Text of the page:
____simple_html_dom__voku__html_wrapper____>Indiana Superintendent of Public Instruction Tony Bennett will engage in an informal question and answer session from 6 to 7:30 p.m. today in the School of Fine Arts room 102, followed by a free boxed dinner.“It’s such a significant opportunity that he’s coming to SPEA that we want to ensure we ask him the right questions and that people’s questions are heard,” said Quentin Ball, Education Policy Student Association president in an email. Bennett came to IU last year to talk with SPEA Assistant Dean Doug Goldstein’s Liberal Arts and Management Program class about education policy. Goldstein said he was thrilled when Bennett agreed to address a larger group at an EDPOSA event funded by SPEA and IUSA Aid. “They’ve done a really good job of reaching out to education leaders across the state and having conversations with them,” Goldstein said. EDPOSA’s undergraduate liaison for the College of Arts and Sciences and senior Amanda Steinken realized how lucky she was to attend private schools. When she came to IU, she saw how unfortunate some are to not receive a good education, she said. Dr. Bennett does a good job of implementing policies but allowing enough flexibility for educators and policy makers to change what does not work, Goldstein said. “If this is something that interests you, there are professional opportunities waiting for you,” Goldstein said. “You don’t have to do it for forty years before you can get involved.”Anyone is welcome to attend the Q&A event. However, only EDPOSA members receive emails that include relevant education policy news articles, potential job openings and upcoming career panels, among other events. To join EDPOSA, email Ball at email@example.com.
____simple_html_dom__voku__html_wrapper____>An English professor from Michigan, a stay-at-home mom from Indianapolis and a nurse from Fishers, Ind., all used to call Bloomington home. This weekend, former Marching Hundred members David Stokdyk and Leah Moebius Trigg and former Redstepper Terri Fancher will join their friends and fellow alumni on the Quarry Field during the IU Homecoming weekend.“I’m one of those every-year people,” Trigg said. “Next thing you know, you’re out of college, and then you’re back.”Trigg is also the Marching Hundred Alumni Band president. A former drum major and trumpet player, Stokdyk grew up hoping to go to IU. After four years as a Marching Hundred member, Stokdyk said he had no doubt he would join the Alumni Band. “It was just a really great excuse to go to Bloomington and see everyone,” Stokdyk said. “Being in the Hundred and representing the traditions gives you a stronger feeling of IU pride.”All three alumni voiced their love for IU and their anticipation of returning.“You kind of feel like you’re part of it for one weekend, and the current band looks at you and thinks, ‘There’s all the old people,’” Trigg said with a laugh. “And they think, ‘I’ll never be that old,’ but they will be.” Every fall, Fancher said she plans her vacation around Homecoming so she can join fellow Redstepper alumnae kicking on the sidelines and dancing a two-minute routine during the pre-game show. Performing at the game holds a new meaning to Fancher after winning an 11-year battle with cancer, she said. Fancher has returned for every Homecoming game since 1999. “It makes it even more special that I’ve been able to do this,” Fancher said. “When I stand on the sidelines, and the Marching Hundred starts playing, I get very tearful, especially when they play the alma mater.”Fancher is one of the first Redsteppers that joined shortly after the group’s inception in 1972. As a pioneer member, she helped pick the group’s current name, which is based off the red go-go boots the girls wore at the time. The only difference between now and then is Fancher’s flexibility. “I can still get my legs up to my shoulders, but now it’s not as high as it used to be,” she said.During Homecoming weekend, spectators can find some Marching Hundred Alumni Band members at the Friday parade. Because of the distance and travel, more alumni will play at the Homecoming game Saturday.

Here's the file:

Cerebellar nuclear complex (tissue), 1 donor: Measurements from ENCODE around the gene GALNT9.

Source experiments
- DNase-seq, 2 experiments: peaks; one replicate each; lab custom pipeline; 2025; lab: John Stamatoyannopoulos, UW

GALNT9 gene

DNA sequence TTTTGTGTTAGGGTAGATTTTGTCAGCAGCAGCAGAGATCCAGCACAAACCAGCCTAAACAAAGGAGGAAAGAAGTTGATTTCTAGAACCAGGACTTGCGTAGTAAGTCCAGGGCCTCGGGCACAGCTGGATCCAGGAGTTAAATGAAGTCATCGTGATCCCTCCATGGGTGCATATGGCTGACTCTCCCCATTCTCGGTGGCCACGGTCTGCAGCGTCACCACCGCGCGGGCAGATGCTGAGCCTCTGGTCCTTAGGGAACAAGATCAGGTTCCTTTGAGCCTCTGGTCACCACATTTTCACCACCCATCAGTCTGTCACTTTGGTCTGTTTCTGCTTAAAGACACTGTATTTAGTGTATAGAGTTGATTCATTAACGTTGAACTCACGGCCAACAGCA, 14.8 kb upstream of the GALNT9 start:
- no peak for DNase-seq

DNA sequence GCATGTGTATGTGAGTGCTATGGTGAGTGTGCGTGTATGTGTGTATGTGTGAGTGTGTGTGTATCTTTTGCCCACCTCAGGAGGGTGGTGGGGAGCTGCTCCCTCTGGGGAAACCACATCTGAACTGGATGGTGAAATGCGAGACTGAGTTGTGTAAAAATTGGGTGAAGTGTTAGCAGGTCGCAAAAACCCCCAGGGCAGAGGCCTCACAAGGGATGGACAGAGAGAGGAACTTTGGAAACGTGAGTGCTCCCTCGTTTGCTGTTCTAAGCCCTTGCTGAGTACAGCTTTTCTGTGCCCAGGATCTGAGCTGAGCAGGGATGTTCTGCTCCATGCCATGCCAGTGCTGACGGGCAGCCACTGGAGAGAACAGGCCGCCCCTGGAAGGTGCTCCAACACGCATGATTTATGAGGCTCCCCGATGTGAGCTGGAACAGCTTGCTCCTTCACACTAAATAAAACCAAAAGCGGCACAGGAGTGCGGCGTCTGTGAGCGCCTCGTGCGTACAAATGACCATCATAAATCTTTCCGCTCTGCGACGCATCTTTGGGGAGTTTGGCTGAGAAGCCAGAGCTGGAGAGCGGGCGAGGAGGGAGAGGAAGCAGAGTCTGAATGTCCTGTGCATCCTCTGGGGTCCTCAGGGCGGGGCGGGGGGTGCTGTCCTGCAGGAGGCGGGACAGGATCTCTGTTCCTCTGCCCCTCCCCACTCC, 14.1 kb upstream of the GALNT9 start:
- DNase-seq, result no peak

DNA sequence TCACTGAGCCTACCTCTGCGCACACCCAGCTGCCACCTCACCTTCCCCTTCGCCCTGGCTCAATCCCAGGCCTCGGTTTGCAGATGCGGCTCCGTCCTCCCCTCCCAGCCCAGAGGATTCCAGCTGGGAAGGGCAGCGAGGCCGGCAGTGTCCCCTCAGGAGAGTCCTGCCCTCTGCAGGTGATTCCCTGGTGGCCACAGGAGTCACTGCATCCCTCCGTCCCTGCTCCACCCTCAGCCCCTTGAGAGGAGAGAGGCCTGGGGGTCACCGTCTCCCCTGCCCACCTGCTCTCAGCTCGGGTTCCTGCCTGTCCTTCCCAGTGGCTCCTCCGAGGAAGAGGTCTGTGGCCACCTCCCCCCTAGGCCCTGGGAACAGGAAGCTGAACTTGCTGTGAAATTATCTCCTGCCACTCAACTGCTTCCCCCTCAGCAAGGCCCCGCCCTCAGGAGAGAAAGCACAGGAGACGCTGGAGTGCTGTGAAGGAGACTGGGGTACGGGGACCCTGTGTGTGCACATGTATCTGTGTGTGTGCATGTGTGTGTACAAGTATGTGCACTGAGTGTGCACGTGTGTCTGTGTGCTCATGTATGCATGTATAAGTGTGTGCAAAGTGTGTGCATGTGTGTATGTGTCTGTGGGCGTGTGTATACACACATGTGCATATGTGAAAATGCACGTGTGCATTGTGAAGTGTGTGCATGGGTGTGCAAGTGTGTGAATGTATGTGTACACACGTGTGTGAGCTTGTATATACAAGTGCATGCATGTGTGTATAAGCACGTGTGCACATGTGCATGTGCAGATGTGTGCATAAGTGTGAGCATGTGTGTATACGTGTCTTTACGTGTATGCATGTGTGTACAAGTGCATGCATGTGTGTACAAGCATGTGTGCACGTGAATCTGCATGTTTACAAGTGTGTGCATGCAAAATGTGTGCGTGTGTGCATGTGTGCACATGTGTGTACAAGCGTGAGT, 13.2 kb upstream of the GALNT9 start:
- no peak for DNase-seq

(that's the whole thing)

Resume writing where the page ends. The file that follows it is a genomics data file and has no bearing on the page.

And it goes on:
____simple_html_dom__voku__html_wrapper____>After its inception last year, The Education Policy Student Association, known as EDPOSA, will bring a total of 10 speakers to campus during the 2011-12 school year. “Our mission is to be a one-stop shop for anything around education policy,” faculty advisor Ashlyn Nelson said.EDPOSA was started by graduate and Ph.D. students within the School of Public and Environmental Affairs. Besides sponsoring speakers, EDPOSA also sponsors education documentary screenings, conducts information sessions and distributes emails to members containing relevant readings. Bi-weekly, a brown bag lunch session promotes discussions about these articles.“We want to make sure we have things that are academic but we also want to make sure that we have things that are more popularized so that we bring more people in and get them interested in education topics,” said Quentin Ball, EDPOSA president and a master’s student.Nelson is also working to set up a colloquium series that would provide talks about education research or findings, in addition to an EDPOSA internship in which a student would work at the local level or with a non-profit organization.“EDPOSA acts like a spider’s web in connecting students to each other through discussions, events, resources, internship or job help and anything related to education policy,” Ball said. Third-year Ph.D. student and EDPOSA Secretary Maggie Remstad joined the association last spring. “Teachers really capture the essence of what teaching is really about — reaching students on a daily basis,” Ramsted said. “And I think that is something that is often absent or not at the forefront of policy maker’s minds.” EDPOSA’s events are open to everyone. Indiana Superintendent of Public Education Tony Bennett will come to answer questions Nov. 7 from 6 to 7:30 p.m., followed by an informal dinner. “I think that teachers need to realize that they have a voice in policy making processes and decisions,” Ramsted said. “They don’t just have to be the recipients of education policy.”